Patrick Joseph Donnelly (Paddy)
Blocks 98C & 98D Gungahlin District - Property Name 'Iona'
Patrick Joseph (Paddy) Donnelly enlisted a month after the outbreak of World War 1 and along with his older brother Jack Donnelly, embarked the next month with the 1st Division Headquarters. He dislocated his shoulder in May 1915 while in Egypt although, according to Donnelly, he was able to reach Gallipoli before the evacuation in December 1915. He transferred to the 2nd Pioneer Battalion and served at Pozières, France where he suffered from trench foot and was evacuated to England for treatment.
Returning to France in April 1917, Donnelly was soon in action at Bullecourt where he was awarded the Military Medal "for excellent work in charge of a party putting in a block and machine gun position." He was shot in the shoulder at Broodseinde Ridge in Belgium later that year and then spent much of the remainder of the war in training roles in England.
Patrick Joseph Donnelly in uniform. Photo courtesy of Cathy Dwyer.
After the War, Donnelly worked for his uncle Gerald Massy at Gundaroo. He applied for a Soldier Settlement block on the 20th December 1919. He described himself as 25 years of age, six feet one and half inches tall (1.86 m), occupation as a stock and station agent and noted that the reason for his discharge was the "declaration of peace." He had £300 in cash which he stated was "insufficient for profitably working the place" even though he intended to farm on a small scale and deal in sheep.
In January 1920, Donnelly was offered Gungahlin Blocks 98C (179 acres - 72 hectares) and 98D (409 acres - 166 hectares) in the Ainslie Subdivision. These two blocks and the neighbouring Gungahlin Blocks 98A and 98B had been offered to Henry Stoker, a Major in the Medical Corps who was the Medical Officer at the Royal Military College, Duntroon (1919 to 1926). However, he was already sixty years old and had rejected the offer of the land.
Plan of Gungahlin showing location of Block 98C.
Google Maps image of area c2013 with Gungahlin Block 98C boundary in red.
Donnelly's leases were bounded on the west by Flemington Road and ran eastward across Exhibition Park to the site of the former Starlight Drive-In. The area covered the old home of the last freehold owner of the land, Joseph Cooper. It also included his three roomed weatherboard cottage, three sheds (one with a straw roof, another had a bark roof and the third an iron roof). Donnelly called his property Iona, or "I own 'er" as he would tell his neighbour and paid annual rent of £147.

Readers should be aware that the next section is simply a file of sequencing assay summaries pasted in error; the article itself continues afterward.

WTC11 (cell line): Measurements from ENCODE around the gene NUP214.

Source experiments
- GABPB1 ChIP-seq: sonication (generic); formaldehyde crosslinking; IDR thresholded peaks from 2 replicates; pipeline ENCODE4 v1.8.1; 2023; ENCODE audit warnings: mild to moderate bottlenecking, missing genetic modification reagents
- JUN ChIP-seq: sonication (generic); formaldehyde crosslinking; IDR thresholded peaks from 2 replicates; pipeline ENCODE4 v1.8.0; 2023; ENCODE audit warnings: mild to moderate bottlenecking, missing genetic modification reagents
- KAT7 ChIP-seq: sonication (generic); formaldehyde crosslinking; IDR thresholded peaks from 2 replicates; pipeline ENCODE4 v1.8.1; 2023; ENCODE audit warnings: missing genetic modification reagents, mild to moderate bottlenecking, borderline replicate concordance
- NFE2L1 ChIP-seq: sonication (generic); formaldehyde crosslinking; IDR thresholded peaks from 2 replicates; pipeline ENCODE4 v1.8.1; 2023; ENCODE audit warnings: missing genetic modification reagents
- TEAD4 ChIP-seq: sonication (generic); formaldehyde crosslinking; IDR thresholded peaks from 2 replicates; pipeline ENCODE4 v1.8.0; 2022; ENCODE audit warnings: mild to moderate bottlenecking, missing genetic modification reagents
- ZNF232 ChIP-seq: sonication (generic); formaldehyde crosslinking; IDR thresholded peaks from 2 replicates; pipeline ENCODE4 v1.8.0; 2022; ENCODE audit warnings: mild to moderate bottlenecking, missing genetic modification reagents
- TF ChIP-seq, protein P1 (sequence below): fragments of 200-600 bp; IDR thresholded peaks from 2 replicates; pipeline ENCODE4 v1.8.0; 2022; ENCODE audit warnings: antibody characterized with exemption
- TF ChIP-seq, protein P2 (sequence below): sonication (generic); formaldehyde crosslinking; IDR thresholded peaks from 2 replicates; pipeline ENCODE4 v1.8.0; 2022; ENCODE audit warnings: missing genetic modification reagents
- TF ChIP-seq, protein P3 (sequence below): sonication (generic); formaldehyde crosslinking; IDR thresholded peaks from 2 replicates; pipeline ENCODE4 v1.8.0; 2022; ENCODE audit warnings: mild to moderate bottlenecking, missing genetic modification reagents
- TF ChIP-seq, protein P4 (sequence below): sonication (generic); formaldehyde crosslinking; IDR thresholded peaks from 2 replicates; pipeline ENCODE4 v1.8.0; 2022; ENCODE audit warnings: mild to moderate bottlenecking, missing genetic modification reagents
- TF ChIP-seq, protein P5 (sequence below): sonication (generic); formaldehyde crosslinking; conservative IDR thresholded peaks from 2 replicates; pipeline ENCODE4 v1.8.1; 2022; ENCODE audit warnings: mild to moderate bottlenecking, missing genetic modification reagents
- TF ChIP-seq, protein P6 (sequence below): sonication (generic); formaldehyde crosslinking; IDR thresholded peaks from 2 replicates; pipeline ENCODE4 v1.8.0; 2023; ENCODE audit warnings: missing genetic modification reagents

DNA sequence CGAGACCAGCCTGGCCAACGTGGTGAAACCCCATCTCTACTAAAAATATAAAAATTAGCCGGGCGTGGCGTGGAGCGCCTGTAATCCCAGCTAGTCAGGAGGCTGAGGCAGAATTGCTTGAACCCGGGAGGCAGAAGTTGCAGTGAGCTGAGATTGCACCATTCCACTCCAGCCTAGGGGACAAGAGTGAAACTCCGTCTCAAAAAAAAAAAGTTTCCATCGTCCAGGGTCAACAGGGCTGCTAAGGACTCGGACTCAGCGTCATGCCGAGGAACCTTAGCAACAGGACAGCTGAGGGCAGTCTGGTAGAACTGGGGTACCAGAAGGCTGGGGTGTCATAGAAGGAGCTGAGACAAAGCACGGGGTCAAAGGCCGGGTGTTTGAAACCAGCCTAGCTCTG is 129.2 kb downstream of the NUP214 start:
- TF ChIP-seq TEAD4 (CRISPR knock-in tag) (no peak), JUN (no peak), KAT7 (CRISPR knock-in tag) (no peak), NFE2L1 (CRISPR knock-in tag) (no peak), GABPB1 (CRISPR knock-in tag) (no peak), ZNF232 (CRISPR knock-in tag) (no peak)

Google Maps image of area c2013 with Gungahlin Block 98D boundary in red.
In the late 1920s, the Federal Capital Commission (FCC) sought to resume blocks in the Ainslie Subdivision for a proposed abattoir and a hog farm. Donnelly was offered land in the vicinity of Mulligans Flat in Gungahlin. Because of the uncertainty created by the administration of leasehold in the Territory and the short term of the leases, Donnelly decided to buy his own freehold property in NSW. In 1930 he purchased a property near Blayney, NSW.
Donnelly married his cousin, Jeanne Massy, on the 23rd December 1920 in Queanbeyan, NSW. He moved to Newport north of Sydney in 1946 after separating from Jeanne. Patrick Donnelly died at St. Vincent's Hospital, Sydney in December 1953 and was buried at Rookwood Cemetery.
- ArchivesACT: Government Property & Tenancy Registers - Gungahlin Block 98C ( PDF 420Kb) & Gungahlin Block 98D ( PDF 329Kb)
- ArchivesACT: Rate Book : Territory for the Seat of Government - 1927 ( PDF 17.8Mb) - 1928 ( PDF 18.7Mb) - 1929 ( PDF 8.88Mb)
- NAA: (B2455) First Australian Imperial Force Personnel Dossiers, 1914-1920: http://discoveringanzacs.naa.gov.au/browse/person/150332
- From Bungendore to Blayney - via Bullecourt by Michael Dwyer, Ancestral Searcher, Vol.29 No.1 (pp.22-38)
- Family Notices. The Sydney Morning Herald, 3 December 1953, p.22: http://nla.gov.au/nla.news-article18399311